Question: Is a blue marlin more closely related to a black marlin or a sailfish? Is a black marlin more closely related to a blue marlin or a white marlin?
Stupid questions, you say? Well, what had been common (and scientific) wisdom for decades has very recently been proven wrong, thanks to the genetic testing of Dr. John Graves, a renowned billfish biologist (and one of five winners of Sport Fishing‘s Making a Difference Awards) and others. That genetics research has turned the world of billfish science on its head. Yes, Virginia, it turns out that blue marlin are more closely related to sailfish than black marlin. And black marlin are more closely related to whites (and stripes) than they are to blues.
I admit up front that I’m something of a fish geek. The graduate class in taxonomy and classification in Seattle, way back when, that bored the pants off other students fascinated me. So of course I found these revelations pretty mind-blowing when I read Graves’ “Shaking Up the Family Tree,” an article in the Mid-Atlantic $500,000’s Billfish Research and Management News in mid-August.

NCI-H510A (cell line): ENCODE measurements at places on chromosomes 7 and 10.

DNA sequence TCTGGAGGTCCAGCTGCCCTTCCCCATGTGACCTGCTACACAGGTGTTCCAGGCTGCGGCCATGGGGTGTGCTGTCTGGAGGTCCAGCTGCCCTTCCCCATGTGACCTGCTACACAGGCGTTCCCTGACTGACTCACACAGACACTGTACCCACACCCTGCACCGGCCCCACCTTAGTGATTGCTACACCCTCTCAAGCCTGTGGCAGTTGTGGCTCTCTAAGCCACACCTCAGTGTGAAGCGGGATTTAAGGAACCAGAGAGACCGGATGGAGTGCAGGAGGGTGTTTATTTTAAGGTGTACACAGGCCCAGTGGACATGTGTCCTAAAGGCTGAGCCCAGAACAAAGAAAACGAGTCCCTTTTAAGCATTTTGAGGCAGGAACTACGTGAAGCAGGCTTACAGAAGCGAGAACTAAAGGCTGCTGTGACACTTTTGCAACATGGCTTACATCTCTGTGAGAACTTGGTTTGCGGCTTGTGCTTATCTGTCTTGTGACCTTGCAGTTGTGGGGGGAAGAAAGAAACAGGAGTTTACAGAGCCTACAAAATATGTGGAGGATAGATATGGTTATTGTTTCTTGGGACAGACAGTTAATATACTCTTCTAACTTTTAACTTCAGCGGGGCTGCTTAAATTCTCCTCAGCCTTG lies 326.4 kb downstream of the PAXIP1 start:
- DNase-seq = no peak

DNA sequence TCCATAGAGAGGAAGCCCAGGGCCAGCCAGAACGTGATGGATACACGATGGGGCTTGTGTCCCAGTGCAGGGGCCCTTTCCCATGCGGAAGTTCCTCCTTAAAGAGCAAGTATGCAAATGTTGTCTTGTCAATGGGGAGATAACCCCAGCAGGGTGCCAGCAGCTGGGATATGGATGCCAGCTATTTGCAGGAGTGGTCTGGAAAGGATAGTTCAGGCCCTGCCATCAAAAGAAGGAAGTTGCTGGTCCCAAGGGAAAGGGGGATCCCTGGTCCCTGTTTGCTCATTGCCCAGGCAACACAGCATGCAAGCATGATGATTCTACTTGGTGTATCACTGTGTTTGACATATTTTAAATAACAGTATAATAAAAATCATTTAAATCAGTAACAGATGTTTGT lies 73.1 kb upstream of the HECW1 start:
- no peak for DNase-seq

I suspect most serious saltwater fishing enthusiasts will find all this pretty eye opening, as well.
Not only are associations among billfish species reordered, so are scientific names. In Graves’ new world, Makaira nigricans[ITAL] is no more. Now the black marlin has its own genus, no long Makaira (like the blue marlin) but Istiompax. And now, formally added to the billfish family tree is the roundscale spearfish, AKA “hatchet marlin.” Though it appears superficially similar to the white marlin (for which it has been mistaken for many decades — “hiding in plain sight,” as Graves says), the roundscale is indeed one of the spearfishes.
You can read the entire article here. And if you have any interest in billfishes or marine science in general, I suspect you’ll be glad you did.